TCAS is one of the most overlooked and under-appreciated systems in today’s global aviation industry. It has contributed a lot to the massively improved safety levels that have developed over time. It has proven itself over and over again, but is poorly understood at times. There is a lot going on within this system, and it can be very confusing due to all the technicalities and 234,987 abbreviations in your average TCAS documentation! But don’t worry, today we’ll be breaking it all down, and go over everything step by step. So what is TCAS, and how does it work?

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What is TCAS?

TCAS stands for Traffic Collision Avoidance System. It’s a type of Airborne Collision Avoidance System (ACAS) that helps pilots identify and avoid other traffic, without the need for Air Traffic Control (ATC).

TCAS constantly talks to other aircraft equipped with TCAS, and can even protect us from aircraft that only have a conventional transponder. Its mission is clear: provide adequate separation from other traffic to avoid a collision.

ACAS can be split up in ACAS I, II, and III. For most of this article we’ll be talking about TCAS II, as it’s the most common one. TCAS II falls under ACAS II, which can provide us with solutions to incoming traffic.

What is TCAS?

TCAS is completely independent of ground or air based radar. It detects the presence of nearby aircraft by interrogating other aircraft’s transponders.

What does ‘interrogating’ mean? Well, it’s really just a fancy word for the system asking other aircraft: ‘HEY, who are you’? TCAS then gets an answer to this question, plus the track, range, and altitude of that traffic. The bearings are determined by external onboard antennas. It then uses all of this information to show the pilots what is going on exactly with all the nearby traffic. This looks something like this:

What is TCAS?

However, TCAS is not just a system that gives pilots more situational awareness. It can also go a step further and actually alert the pilots what actions are required to avoid specific traffic, if the risk of collision crosses a certain threshold. Let’s zoom in on these first.

Types of TCAS Alerts

TCAS can generate 2 types of alerts to pilots: Traffic Advisories (TA) and Resolution Advisories (RA). The way TCAS displays traffic like these is displayed below, but let’s have a closer look at what these type of alerts are exactly.

What is TCAS?

The first two symbols is how TCAS shows other traffic to the pilots, based on their potential threat level (low and higher).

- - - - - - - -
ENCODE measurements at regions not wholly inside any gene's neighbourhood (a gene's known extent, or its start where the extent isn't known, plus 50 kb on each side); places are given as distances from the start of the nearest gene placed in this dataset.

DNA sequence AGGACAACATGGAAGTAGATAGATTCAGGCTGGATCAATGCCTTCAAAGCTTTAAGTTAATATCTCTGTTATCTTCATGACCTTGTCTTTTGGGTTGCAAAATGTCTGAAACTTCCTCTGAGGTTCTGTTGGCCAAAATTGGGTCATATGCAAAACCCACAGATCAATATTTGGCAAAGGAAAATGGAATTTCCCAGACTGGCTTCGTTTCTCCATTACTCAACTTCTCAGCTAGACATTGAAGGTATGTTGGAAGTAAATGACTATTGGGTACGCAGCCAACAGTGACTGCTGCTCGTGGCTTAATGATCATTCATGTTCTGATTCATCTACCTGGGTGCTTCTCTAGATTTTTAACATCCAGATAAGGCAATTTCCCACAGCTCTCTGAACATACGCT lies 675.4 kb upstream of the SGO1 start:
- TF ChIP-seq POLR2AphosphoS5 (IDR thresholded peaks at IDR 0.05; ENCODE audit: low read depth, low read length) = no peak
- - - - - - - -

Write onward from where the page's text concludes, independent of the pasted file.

The Traffic Advisory

The first type of alert is the TA. A TA is an alert that basically shouts ‘have a look at this guy please!’ It is not seen as a threat by the system (yet), and this alert purely serves as information to assist the pilot in the search for the relevant aircraft. In addition to this, it also serves to prepare for a further increase in potential risk.

TA’s help pilots with situational awareness. In an ideal world it would never be required, as a TA in IFR airspace is already a pretty big deal. In addition to this, if the perceived risks increases further, the next alert might get generated:

The Resolution Advisory

The RA is the alert that follows after a TA and is calibrated for an increased amount of risk. If the other nearby aircraft crosses this risk boundary, the RA alert gets generated. The goal of an RA is to either maintain or increase vertical separation with the other traffic (also called the ‘intruder’).

If the intruder and our own aircraft both have TCAS II equipped, the 2 systems will work together and coordinate their RA’s with each other. This means that if aircraft A’s TCAS II tells the pilot to descend, then aircraft B’s TCAS II will tell the pilot to climb, and vice versa. This is called a coordinated RA. Pretty clever stuff! This principle has already saved many lives.

There’s an important distinction here though. There are 2 different types of RA’s, the Preventative RA (PRA) and the Corrective RA (CRA). What’s the difference? Let’s have a look.

A PRA simply calls for an avoidance of the current vertical flight plan. In other words, it could tell us to maintain vertical speed. In this case, TCAS has calculated both flight paths and has determined that as long as nothing changes with our flight path, we’re all good!

The PRA could be any of the following commands:

  • MAINTAIN VERTICAL SPEED MAINTAIN (Continue existing Vertical Speed)
  • MAINTAIN VERTICAL SPEED CROSSING MAINTAIN (maintain Vertical Speed while crossing the intruders flight altitude)
  • MONITOR VERTICAL SPEED (ensure that Vertical Speed is outside the red band indicated on the Vertical Speed Indicator)
  • CLEAR OF CONFLICT (no further action required)

A CRA is a call to action, a change in the current vertical flight path. This could be any of the following commands:

  • CLIMB CLIMB (start a rate of climb to the required amount indicated in green on the vertical speed indicator, usually between 1500 and 2000 feet per minute)
  • DESCEND DESCEND (start a rate of descent to the required amount indicated in green on the vertical speed indicator, usually between 1500 and 2000 feet per minute)
  • CLIMB CROSSING CLIMB (start a rate of climb to the required amount, indicated in green on the vertical speed indicator to climb through intruder’s flight altitude)